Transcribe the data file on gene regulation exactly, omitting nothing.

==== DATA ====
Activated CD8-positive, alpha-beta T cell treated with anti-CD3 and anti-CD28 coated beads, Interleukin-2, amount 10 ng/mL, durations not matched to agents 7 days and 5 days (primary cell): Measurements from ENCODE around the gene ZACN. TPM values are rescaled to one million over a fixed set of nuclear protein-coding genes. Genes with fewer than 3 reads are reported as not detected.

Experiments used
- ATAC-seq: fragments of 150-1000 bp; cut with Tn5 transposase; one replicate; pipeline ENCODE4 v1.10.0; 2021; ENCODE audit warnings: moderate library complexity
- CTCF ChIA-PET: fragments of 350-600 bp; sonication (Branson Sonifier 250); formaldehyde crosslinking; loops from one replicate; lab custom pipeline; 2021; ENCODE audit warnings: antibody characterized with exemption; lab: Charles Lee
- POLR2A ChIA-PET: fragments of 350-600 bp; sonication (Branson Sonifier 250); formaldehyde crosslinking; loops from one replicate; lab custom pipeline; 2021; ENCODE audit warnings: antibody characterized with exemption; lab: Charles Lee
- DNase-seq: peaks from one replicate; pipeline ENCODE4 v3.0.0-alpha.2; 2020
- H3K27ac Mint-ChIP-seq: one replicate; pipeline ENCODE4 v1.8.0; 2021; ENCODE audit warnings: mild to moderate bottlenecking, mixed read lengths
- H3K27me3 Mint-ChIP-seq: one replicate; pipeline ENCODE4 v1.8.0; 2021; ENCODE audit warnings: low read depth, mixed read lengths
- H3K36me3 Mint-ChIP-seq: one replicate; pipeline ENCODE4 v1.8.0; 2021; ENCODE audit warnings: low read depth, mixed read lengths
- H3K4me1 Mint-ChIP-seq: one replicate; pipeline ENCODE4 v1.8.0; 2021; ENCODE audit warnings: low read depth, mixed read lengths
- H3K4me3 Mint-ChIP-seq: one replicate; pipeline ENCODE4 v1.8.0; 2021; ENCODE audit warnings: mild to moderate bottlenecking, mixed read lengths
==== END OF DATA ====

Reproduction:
Activated CD8-positive, alpha-beta T cell treated with anti-CD3 and anti-CD28 coated beads, Interleukin-2, amount 10 ng/mL, durations not matched to agents 7 days and 5 days (primary cell): Measurements from ENCODE around the gene ZACN. TPM values are rescaled to one million over a fixed set of nuclear protein-coding genes. Genes with fewer than 3 reads are reported as not detected.

Experiments used
- ATAC-seq: fragments of 150-1000 bp; cut with Tn5 transposase; one replicate; pipeline ENCODE4 v1.10.0; 2021; ENCODE audit warnings: moderate library complexity
- CTCF ChIA-PET: fragments of 350-600 bp; sonication (Branson Sonifier 250); formaldehyde crosslinking; loops from one replicate; lab custom pipeline; 2021; ENCODE audit warnings: antibody characterized with exemption; lab: Charles Lee
- POLR2A ChIA-PET: fragments of 350-600 bp; sonication (Branson Sonifier 250); formaldehyde crosslinking; loops from one replicate; lab custom pipeline; 2021; ENCODE audit warnings: antibody characterized with exemption; lab: Charles Lee
- DNase-seq: peaks from one replicate; pipeline ENCODE4 v3.0.0-alpha.2; 2020
- H3K27ac Mint-ChIP-seq: one replicate; pipeline ENCODE4 v1.8.0; 2021; ENCODE audit warnings: mild to moderate bottlenecking, mixed read lengths
- H3K27me3 Mint-ChIP-seq: one replicate; pipeline ENCODE4 v1.8.0; 2021; ENCODE audit warnings: low read depth, mixed read lengths
- H3K36me3 Mint-ChIP-seq: one replicate; pipeline ENCODE4 v1.8.0; 2021; ENCODE audit warnings: low read depth, mixed read lengths
- H3K4me1 Mint-ChIP-seq: one replicate; pipeline ENCODE4 v1.8.0; 2021; ENCODE audit warnings: low read depth, mixed read lengths
- H3K4me3 Mint-ChIP-seq: one replicate; pipeline ENCODE4 v1.8.0; 2021; ENCODE audit warnings: mild to moderate bottlenecking, mixed read lengths